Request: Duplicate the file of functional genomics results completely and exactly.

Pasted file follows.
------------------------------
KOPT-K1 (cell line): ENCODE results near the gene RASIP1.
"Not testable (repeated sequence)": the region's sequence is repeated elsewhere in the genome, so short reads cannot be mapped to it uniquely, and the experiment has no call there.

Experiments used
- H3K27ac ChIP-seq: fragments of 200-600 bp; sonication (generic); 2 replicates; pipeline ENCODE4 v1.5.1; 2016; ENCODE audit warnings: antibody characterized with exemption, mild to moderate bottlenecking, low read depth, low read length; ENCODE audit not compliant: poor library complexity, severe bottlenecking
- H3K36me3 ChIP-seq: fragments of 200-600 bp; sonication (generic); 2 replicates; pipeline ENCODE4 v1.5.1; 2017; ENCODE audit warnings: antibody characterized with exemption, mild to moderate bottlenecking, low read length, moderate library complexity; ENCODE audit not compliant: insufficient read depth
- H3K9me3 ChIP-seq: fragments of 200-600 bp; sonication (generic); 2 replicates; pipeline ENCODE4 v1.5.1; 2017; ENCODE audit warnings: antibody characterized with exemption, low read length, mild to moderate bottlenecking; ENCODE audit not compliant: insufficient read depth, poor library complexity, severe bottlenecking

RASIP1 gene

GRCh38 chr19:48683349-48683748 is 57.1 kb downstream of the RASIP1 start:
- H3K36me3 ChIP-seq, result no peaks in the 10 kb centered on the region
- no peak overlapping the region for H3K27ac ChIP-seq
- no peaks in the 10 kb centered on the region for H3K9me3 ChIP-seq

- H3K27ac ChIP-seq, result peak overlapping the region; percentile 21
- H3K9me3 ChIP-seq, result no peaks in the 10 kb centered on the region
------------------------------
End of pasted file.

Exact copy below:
KOPT-K1 (cell line): ENCODE results near the gene RASIP1.
"Not testable (repeated sequence)": the region's sequence is repeated elsewhere in the genome, so short reads cannot be mapped to it uniquely, and the experiment has no call there.

Experiments used
- H3K27ac ChIP-seq: fragments of 200-600 bp; sonication (generic); 2 replicates; pipeline ENCODE4 v1.5.1; 2016; ENCODE audit warnings: antibody characterized with exemption, mild to moderate bottlenecking, low read depth, low read length; ENCODE audit not compliant: poor library complexity, severe bottlenecking
- H3K36me3 ChIP-seq: fragments of 200-600 bp; sonication (generic); 2 replicates; pipeline ENCODE4 v1.5.1; 2017; ENCODE audit warnings: antibody characterized with exemption, mild to moderate bottlenecking, low read length, moderate library complexity; ENCODE audit not compliant: insufficient read depth
- H3K9me3 ChIP-seq: fragments of 200-600 bp; sonication (generic); 2 replicates; pipeline ENCODE4 v1.5.1; 2017; ENCODE audit warnings: antibody characterized with exemption, low read length, mild to moderate bottlenecking; ENCODE audit not compliant: insufficient read depth, poor library complexity, severe bottlenecking

RASIP1 gene

GRCh38 chr19:48683349-48683748 is 57.1 kb downstream of the RASIP1 start:
- H3K36me3 ChIP-seq, result no peaks in the 10 kb centered on the region
- no peak overlapping the region for H3K27ac ChIP-seq
- no peaks in the 10 kb centered on the region for H3K9me3 ChIP-seq

- H3K27ac ChIP-seq, result peak overlapping the region; percentile 21
- H3K9me3 ChIP-seq, result no peaks in the 10 kb centered on the region